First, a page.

This paper presents the development of a theoretical modeling strategy to be used in the design of flexible ultrasonic transducer arrays. These new types of array device are intended for those applications where surface conformity is desirable. Such array structures allow much more efficient and effective coupling of acoustic energy between the transducer and test specimen than would have been otherwise possible with an equivalent rigid device. The objective of this work is to provide the transducer designer with a set of design tools that will permit the analysis of different material configurations and various transmit-receive aperture designs. Linear systems modeling is used to evaluate, and consequently optimize, the transduction performance, while a surface scattering model has been developed to facilitate the analysis of different transmit-receive aperture configurations. A theoretical modeling approach for flexible arrays is developed and where necessary, the validity confirmed by experimental measurement. View full abstract»

    Full text access may be available. Click article title to sign in or learn about subscription options.
  • Flexible ultrasonic transducer arrays for nondestructive evaluation applications. II. Performance assessment of different array configurations

    Page(s): 393 - 402
    Save to Project icon | Request Permissions | Click to expandQuick Abstract | PDF file iconPDF (1174 KB)  

    For pt. I see ibid., vol. 43, pp. 385-92 (1996). This work describes a fundamental investigation into a new series of transducer array structures intended for those applications where surface conformity is desirable. The first objective is to consider which material combinations will offer flexibility, while at the same time maximize the electromechanical efficiency for operating into solid load media. The theoretical approach of Part I is employed to compare and assess different array structures for nondestructive evaluation (NDE) imaging applications. The array structures under consideration include multielement piezocomposite and piezopolymer arrays, and hybrid devices comprising piezocomposite transmitters with piezopolymer receivers. Experimental data are provided for a novel array configuration, comprising a separate piezocomposite transmitter coupled to a piezopolymer receiver. Good agreement is demonstrated between experimental and theoretical results. View full abstract»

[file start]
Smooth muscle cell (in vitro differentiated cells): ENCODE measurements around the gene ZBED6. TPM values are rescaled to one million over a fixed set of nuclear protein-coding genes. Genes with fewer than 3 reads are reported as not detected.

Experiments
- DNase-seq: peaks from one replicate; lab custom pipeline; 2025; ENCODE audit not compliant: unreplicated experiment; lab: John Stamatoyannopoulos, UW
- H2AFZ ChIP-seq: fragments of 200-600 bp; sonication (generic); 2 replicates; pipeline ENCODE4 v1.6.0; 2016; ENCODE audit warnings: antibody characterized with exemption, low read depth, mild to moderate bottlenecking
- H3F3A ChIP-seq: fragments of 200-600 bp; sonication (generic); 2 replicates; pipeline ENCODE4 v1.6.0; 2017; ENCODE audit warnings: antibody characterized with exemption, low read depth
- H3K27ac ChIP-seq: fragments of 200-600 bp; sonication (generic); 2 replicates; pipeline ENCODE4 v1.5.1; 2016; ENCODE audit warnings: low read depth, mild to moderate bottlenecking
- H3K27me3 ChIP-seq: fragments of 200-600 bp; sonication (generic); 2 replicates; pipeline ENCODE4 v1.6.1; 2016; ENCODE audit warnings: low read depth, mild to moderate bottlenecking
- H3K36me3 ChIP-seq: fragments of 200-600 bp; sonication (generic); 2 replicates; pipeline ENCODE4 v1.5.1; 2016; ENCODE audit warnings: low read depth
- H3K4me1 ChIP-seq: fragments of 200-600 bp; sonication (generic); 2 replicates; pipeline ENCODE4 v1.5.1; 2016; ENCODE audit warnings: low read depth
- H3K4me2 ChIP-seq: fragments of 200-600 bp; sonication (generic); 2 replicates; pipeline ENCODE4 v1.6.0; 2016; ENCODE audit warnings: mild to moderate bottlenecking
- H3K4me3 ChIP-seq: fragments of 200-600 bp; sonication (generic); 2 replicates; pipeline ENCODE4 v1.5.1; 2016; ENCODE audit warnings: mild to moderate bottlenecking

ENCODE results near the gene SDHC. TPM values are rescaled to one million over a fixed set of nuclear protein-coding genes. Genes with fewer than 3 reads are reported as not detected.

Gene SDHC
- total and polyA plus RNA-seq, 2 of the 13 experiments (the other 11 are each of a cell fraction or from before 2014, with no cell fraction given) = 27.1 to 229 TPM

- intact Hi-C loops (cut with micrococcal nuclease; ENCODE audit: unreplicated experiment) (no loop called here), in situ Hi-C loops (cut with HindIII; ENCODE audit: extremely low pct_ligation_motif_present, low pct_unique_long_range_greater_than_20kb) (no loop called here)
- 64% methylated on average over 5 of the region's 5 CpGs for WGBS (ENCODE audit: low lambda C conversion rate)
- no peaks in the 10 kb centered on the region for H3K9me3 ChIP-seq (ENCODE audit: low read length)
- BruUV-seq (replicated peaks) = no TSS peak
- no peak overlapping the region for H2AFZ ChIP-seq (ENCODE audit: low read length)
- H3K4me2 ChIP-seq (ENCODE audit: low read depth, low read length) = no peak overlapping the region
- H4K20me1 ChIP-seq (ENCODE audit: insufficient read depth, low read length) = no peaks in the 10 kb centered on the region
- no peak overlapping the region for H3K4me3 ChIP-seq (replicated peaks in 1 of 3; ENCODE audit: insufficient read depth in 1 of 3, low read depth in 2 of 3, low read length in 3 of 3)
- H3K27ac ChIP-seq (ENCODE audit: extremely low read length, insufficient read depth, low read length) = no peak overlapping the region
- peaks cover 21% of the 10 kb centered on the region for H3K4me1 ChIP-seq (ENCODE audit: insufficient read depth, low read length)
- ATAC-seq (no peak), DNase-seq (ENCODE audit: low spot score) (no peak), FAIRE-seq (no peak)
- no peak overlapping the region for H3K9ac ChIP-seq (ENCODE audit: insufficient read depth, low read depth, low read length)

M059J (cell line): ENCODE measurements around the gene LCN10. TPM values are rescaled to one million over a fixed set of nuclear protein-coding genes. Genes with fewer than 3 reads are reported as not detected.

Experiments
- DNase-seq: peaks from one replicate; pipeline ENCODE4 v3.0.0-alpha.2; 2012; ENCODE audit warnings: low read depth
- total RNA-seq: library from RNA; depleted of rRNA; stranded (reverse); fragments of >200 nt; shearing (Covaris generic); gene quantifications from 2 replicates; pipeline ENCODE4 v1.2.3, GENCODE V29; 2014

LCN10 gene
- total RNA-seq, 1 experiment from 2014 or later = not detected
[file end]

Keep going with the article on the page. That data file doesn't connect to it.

Full text access may be available. Click article title to sign in or learn about subscription options.
  • Cutoff frequencies and noise power law model of spectral density: adaptation of the multivariance method for irregularly spaced timing data using the lowest-mode estimator approach

    Page(s): 403 - 409
    Save to Project icon | Request Permissions | Click to expandQuick Abstract | PDF file iconPDF (672 KB)  

    The concept of structure functions, which is an extension of the variance approach, is useful to determine the variance (the structure function) which is optimized for a type of noise and for an order of drift. The multivariance method was developed to use different variances over the same signal. It is then possible to select a set of variances in which each variance is optimized to the determination of one parameter (of one noise level, drift, or cutoff frequency). Recently, we adapted this method to irregularly spaced timing data. In this connection, we replaced the structure functions by another method of spectral density estimation: the lowest-mode estimator, introduced by J.E. Deeter and P.E. Boynton (1982, 1984) for the analysis of pulsar timing data. Different lowest-mode estimators can be constructed according to two priorities: the order of drifts that must be removed and the type of noise for which the sensitivity must be maximum. Thus, a multivariance system is developed using a set of different estimators. The details of this method are described, and the results for different signals are discussed in this paper. View full abstract»